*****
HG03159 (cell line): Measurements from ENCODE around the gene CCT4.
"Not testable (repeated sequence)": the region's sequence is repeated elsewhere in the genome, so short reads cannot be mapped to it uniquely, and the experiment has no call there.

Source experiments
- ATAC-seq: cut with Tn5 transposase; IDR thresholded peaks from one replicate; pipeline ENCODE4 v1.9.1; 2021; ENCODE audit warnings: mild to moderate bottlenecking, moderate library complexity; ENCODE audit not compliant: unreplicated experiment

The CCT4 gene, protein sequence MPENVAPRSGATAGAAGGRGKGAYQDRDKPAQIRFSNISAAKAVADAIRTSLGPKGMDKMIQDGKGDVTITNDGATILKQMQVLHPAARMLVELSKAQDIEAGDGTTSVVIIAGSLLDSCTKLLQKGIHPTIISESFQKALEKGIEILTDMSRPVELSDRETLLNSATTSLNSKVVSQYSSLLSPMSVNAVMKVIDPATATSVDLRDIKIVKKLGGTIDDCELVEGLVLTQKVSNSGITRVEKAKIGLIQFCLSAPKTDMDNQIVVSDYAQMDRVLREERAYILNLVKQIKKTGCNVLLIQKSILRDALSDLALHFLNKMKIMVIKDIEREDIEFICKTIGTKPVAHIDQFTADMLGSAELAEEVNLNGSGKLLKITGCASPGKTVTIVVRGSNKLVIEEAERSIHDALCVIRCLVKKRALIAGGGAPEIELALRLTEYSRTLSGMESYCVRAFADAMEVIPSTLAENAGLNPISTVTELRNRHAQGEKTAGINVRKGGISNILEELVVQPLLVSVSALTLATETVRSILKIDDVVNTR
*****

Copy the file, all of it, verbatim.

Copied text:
HG03159 (cell line): Measurements from ENCODE around the gene CCT4.
"Not testable (repeated sequence)": the region's sequence is repeated elsewhere in the genome, so short reads cannot be mapped to it uniquely, and the experiment has no call there.

Source experiments
- ATAC-seq: cut with Tn5 transposase; IDR thresholded peaks from one replicate; pipeline ENCODE4 v1.9.1; 2021; ENCODE audit warnings: mild to moderate bottlenecking, moderate library complexity; ENCODE audit not compliant: unreplicated experiment

The CCT4 gene, protein sequence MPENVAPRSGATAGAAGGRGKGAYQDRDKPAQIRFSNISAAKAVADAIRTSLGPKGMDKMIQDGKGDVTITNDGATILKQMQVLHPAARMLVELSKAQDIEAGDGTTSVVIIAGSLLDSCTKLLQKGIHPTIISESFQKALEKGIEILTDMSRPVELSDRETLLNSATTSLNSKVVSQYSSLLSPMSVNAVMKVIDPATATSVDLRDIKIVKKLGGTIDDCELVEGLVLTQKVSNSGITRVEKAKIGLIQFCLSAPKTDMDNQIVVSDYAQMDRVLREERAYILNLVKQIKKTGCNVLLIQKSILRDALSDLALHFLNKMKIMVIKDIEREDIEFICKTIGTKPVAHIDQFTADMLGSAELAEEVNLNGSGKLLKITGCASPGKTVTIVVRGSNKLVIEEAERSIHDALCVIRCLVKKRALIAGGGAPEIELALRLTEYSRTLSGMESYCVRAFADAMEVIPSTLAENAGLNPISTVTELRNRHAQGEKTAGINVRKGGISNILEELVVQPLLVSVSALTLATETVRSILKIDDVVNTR